We strongly believe that investing in agricultural derived technologies for humanitarian demining is the best option we have to reduce the landmine problem quickly and with good returns into long term development of mine affected countries.
We are currently assisting at a widespread crisis, ranging from the energy to the food domain. At this particular point in time, land is assuming increasingly more importance due to its ability to provide food and energy in the form of biofuel. This is the main reason behind the “Land Grabbing” phenomenon which sees many rich countries renting large portions of arable land from poor countries to secure themselves the ability to grow food and biofuel for their citizens in change of promises of local economic investments.
At the same time we are assisting at an increase in vulnerability of poor countries upon weather and economic shocks, in other terms at a decrease in their resilience.
As such vulnerability is strongly linked to investments in agriculture, which have been very low compared to other forms of aid in the past, it is clear that the only way poor countries can remain owners of their land, can cope with future problems related to food and energy scarcity and climate change is to foster their agricultural activities and capabilities.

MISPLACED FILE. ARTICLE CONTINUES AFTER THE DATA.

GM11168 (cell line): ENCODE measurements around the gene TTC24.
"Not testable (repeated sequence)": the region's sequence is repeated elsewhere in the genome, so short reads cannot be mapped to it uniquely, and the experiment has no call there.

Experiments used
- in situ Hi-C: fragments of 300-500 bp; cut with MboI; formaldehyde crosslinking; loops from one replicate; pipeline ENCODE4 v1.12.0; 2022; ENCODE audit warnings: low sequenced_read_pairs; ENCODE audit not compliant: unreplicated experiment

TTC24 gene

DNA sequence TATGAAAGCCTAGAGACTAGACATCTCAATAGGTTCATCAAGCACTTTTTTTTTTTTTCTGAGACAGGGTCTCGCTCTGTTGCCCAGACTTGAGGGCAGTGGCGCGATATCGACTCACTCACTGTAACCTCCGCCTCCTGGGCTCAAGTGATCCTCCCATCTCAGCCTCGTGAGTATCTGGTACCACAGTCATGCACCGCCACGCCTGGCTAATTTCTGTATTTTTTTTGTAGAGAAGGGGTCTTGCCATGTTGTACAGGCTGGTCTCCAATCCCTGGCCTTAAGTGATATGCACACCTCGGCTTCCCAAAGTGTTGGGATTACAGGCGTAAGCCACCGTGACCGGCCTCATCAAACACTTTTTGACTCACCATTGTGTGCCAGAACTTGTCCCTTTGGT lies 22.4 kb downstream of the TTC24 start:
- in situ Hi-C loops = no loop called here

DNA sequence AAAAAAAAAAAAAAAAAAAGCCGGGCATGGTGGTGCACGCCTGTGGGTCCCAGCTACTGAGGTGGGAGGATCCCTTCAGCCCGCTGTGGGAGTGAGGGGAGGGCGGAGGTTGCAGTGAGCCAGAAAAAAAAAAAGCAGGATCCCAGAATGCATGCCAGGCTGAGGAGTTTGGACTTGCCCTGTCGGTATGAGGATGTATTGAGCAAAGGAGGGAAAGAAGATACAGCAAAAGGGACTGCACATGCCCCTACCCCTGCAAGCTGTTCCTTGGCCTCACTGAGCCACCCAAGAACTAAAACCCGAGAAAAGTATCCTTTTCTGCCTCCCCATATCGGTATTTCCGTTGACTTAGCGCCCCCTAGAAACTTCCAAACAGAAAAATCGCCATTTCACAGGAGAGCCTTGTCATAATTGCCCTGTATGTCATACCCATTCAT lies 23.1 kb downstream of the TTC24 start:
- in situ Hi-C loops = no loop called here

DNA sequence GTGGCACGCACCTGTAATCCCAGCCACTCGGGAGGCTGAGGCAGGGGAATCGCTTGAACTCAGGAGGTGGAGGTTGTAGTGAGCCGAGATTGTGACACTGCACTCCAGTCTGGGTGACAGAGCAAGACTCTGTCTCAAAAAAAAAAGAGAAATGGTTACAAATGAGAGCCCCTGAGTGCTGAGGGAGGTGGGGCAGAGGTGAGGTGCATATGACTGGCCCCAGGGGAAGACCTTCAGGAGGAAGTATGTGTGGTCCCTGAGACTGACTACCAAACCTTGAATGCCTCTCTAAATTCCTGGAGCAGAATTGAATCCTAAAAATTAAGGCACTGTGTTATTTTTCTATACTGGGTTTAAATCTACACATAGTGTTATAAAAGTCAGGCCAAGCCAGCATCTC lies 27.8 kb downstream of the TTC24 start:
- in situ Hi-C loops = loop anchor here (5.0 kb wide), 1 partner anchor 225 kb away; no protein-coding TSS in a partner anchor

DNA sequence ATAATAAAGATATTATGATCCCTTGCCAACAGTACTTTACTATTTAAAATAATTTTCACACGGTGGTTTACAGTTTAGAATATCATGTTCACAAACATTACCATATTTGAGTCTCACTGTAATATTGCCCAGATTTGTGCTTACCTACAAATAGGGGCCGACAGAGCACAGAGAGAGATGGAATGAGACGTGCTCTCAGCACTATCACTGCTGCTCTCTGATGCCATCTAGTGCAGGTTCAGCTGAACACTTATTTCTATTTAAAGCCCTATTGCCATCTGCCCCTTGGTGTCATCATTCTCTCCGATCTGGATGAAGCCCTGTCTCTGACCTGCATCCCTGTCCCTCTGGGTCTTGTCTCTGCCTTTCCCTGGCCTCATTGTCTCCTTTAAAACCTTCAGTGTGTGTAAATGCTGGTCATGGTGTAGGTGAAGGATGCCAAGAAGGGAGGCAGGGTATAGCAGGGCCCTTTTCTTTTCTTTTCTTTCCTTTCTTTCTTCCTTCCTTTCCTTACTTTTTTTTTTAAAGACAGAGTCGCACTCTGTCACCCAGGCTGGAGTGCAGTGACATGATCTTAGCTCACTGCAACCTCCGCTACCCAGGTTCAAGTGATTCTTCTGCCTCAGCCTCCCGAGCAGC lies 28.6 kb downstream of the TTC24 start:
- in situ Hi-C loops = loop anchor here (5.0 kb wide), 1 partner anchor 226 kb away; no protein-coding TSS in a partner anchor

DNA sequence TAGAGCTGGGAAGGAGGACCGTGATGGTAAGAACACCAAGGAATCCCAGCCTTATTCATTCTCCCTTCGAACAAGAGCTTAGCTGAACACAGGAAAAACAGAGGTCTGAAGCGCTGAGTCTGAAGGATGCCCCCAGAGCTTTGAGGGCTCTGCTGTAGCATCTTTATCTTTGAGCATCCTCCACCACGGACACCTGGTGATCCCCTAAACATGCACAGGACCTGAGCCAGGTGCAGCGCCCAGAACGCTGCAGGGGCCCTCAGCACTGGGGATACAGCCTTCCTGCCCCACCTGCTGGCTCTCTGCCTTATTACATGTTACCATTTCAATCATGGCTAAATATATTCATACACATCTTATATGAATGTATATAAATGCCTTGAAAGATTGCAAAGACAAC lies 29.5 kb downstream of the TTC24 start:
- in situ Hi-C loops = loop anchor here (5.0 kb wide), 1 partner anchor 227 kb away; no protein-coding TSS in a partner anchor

In this context, it assumes particular importance to introduce more agricultural technologies in poor countries and to develop there the capacity to perform research on these technologies and modify them according to the needs.
A first need, where the suspect of the presence of landmines exists, is to verify if the land is actually contaminated and if so, to clear it from explosive hazards.
More on our vision on the use of agricultural technologies for humanitarian demining can be found in the paper:
"Could Agricultural Machines Make A Country Impact-Free by 2010?", Journal of Mine Action, Issue 13.2, August 2009, Annual Edition, at http://maic.jmu.edu/journal/13.2/focus/cepolina-zoppi/cepolina.htm